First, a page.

We definitely saw a digital divide, not just in homes but also in schools. We saw it in teachers' confidence and competence in teaching through digital technologies. This period has also shown that teaching is more than just a platform. It is a human interaction. It showed that we will not move to a situation where we do not have school buildings and where children no longer go to school and interact and learn with other children. As learning has progressed, we have seen a lot more teamwork between children, involving creative thinking and exploring and developing together. These are key to education and cannot be done with children individually at home on their platforms. The lack of digital access, whether to devices or broadband, obviously had a severe impact on some children.
As well as the digital element, what came through as a key point in the survey was motivation around children learning at home on their own. Even with digital technology, motivation to learn for children sitting at home on their own or with their parents was a key barrier.
The finding that 33% of students were not motivated was a telling statistic in the survey. Whatever happens in September, we will need to support parents to ensure students feel motivated. We will also need to have checks in place to ensure there is not a tail-off in motivation over time. I thank the witnesses for attending the committee.
Are the witnesses aware of the progress that has been made in providing physical facilities related to hygiene and so on in schools? Have decisions been made on these facilities and has money been made available to schools to provide them? There will have to be a lead-in time to provide them if schools are to open at the end of August or beginning of September.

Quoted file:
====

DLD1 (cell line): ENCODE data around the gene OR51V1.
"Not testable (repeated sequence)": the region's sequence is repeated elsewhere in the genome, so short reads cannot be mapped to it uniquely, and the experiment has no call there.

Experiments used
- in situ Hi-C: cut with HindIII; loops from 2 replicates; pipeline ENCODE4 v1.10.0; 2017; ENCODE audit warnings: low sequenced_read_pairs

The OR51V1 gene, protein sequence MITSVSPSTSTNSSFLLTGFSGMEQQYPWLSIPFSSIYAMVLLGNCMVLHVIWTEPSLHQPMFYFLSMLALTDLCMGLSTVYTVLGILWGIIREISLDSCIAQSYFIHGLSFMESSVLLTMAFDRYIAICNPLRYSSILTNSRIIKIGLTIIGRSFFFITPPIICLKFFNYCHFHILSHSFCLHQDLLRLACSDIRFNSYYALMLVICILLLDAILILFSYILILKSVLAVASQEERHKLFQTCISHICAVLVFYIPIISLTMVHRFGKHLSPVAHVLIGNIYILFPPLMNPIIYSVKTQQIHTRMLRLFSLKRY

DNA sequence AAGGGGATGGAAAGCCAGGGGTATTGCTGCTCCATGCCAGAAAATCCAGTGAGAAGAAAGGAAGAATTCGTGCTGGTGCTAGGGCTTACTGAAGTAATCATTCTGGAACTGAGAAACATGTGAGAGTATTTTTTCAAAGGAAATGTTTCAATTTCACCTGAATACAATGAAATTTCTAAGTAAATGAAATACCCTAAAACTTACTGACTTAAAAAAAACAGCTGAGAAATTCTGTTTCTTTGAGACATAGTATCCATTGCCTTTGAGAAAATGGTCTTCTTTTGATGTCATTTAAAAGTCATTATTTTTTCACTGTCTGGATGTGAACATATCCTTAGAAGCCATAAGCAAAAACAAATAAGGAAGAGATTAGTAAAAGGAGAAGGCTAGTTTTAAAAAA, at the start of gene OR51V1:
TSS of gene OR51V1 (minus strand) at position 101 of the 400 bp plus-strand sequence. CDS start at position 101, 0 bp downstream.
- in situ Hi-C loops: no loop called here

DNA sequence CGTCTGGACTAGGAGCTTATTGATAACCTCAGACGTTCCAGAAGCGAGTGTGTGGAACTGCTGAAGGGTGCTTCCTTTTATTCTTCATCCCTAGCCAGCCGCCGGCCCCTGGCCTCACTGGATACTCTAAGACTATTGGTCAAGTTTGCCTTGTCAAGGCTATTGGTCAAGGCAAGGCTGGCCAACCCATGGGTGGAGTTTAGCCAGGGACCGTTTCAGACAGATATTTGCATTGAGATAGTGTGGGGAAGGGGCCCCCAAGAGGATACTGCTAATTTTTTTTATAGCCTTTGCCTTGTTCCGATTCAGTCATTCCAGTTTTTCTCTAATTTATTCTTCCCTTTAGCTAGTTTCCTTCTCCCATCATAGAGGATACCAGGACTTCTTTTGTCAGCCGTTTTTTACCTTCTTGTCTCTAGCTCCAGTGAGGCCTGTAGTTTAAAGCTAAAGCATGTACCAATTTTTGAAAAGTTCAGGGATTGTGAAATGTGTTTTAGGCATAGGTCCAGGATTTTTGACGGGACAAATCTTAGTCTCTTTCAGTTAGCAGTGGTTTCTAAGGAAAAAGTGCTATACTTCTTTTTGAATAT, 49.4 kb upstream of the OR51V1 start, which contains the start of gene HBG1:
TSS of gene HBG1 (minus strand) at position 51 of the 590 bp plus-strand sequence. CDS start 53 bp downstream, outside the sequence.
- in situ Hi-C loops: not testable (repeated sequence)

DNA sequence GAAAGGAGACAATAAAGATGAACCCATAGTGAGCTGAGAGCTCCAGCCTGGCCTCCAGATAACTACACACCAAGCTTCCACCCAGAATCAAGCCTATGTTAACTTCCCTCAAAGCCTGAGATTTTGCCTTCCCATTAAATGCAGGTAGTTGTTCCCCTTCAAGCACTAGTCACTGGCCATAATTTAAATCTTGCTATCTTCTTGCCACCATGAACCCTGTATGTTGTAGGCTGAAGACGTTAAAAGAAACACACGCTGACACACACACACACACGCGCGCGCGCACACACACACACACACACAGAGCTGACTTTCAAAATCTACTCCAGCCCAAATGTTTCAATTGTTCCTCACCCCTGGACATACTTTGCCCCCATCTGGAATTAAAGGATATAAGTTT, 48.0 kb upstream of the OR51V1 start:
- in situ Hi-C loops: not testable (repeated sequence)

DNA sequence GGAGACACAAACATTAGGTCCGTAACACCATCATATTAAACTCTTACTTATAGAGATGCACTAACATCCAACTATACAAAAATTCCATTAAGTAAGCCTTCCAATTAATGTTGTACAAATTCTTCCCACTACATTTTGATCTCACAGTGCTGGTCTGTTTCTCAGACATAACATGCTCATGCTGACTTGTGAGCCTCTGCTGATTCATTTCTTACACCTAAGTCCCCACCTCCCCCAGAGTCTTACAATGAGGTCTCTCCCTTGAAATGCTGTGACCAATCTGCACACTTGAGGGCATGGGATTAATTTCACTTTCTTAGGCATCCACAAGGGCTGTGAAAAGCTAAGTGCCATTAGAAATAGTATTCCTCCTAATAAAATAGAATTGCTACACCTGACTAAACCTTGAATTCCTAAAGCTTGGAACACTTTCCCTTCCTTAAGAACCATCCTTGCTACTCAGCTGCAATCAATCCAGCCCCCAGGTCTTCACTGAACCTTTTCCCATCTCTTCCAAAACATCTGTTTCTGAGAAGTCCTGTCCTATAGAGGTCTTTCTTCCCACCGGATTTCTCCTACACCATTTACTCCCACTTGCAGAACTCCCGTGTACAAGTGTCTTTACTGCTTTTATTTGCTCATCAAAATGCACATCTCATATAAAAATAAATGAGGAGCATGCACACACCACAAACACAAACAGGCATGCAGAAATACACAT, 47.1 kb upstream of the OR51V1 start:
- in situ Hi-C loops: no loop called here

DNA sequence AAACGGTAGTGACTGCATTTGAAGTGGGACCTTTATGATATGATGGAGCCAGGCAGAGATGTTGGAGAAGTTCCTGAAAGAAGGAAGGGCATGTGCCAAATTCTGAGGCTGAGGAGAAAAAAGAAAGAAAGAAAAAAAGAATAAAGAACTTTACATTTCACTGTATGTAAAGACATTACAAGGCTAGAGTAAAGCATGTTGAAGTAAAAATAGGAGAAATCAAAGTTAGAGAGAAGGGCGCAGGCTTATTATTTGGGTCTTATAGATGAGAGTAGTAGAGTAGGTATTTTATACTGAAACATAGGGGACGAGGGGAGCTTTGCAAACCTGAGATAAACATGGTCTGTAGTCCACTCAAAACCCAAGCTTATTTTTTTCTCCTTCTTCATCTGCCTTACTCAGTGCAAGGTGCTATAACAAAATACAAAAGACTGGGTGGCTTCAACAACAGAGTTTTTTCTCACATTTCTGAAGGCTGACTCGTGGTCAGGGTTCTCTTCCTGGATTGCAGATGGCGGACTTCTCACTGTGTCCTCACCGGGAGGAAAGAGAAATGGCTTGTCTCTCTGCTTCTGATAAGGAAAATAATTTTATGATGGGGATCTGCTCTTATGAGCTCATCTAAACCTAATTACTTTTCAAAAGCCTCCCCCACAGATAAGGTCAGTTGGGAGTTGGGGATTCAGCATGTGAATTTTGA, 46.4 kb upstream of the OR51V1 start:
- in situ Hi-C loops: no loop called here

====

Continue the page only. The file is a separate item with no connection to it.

Maybe the witnesses from the National Parents Council Post Primary could answer that.
Mr. Paul Rolston:
I am not aware that specific funding has been forthcoming just at the moment; we have called for it as the Deputy heard in our opening statement and in our original submission. It is obviously critical that any of these matters will stretch already stretched budgets for all schools, post-primary and primary. Additional costs relating to that are going to have to be funded, assistance will have to be forthcoming and it is going to have to be picked up by the State.
As to general health and welfare, the stipulations that are going to be made by NPHET and the health advices will require at least significant handwashing and antibacterial facilities and the cost of that will have to be provided for. To answer the Deputy's question specifically, I am not aware of any funding that has come forward yet; I do not know whether it has for primary.
I want to refer briefly to the point on digital learning. At post-primary level, one of the big things was the digital divide, which was very evident, and the broadband deficit. Post-primary students probably do a little bit more work online and certainly moving forward to third level that is a requirement. In order to facilitate learning outside school and the potential of blended learning which may be required, particularly at post-primary level, these things have got to be addressed as well.